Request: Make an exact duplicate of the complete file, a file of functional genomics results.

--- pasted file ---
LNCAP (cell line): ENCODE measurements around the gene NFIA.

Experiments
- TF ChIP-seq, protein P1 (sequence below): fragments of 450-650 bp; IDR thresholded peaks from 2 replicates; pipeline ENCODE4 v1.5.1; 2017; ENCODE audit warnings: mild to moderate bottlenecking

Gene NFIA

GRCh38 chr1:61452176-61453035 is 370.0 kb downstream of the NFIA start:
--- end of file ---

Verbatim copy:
LNCAP (cell line): ENCODE measurements around the gene NFIA.

Experiments
- TF ChIP-seq, protein P1 (sequence below): fragments of 450-650 bp; IDR thresholded peaks from 2 replicates; pipeline ENCODE4 v1.5.1; 2017; ENCODE audit warnings: mild to moderate bottlenecking

Gene NFIA

GRCh38 chr1:61452176-61453035 is 370.0 kb downstream of the NFIA start: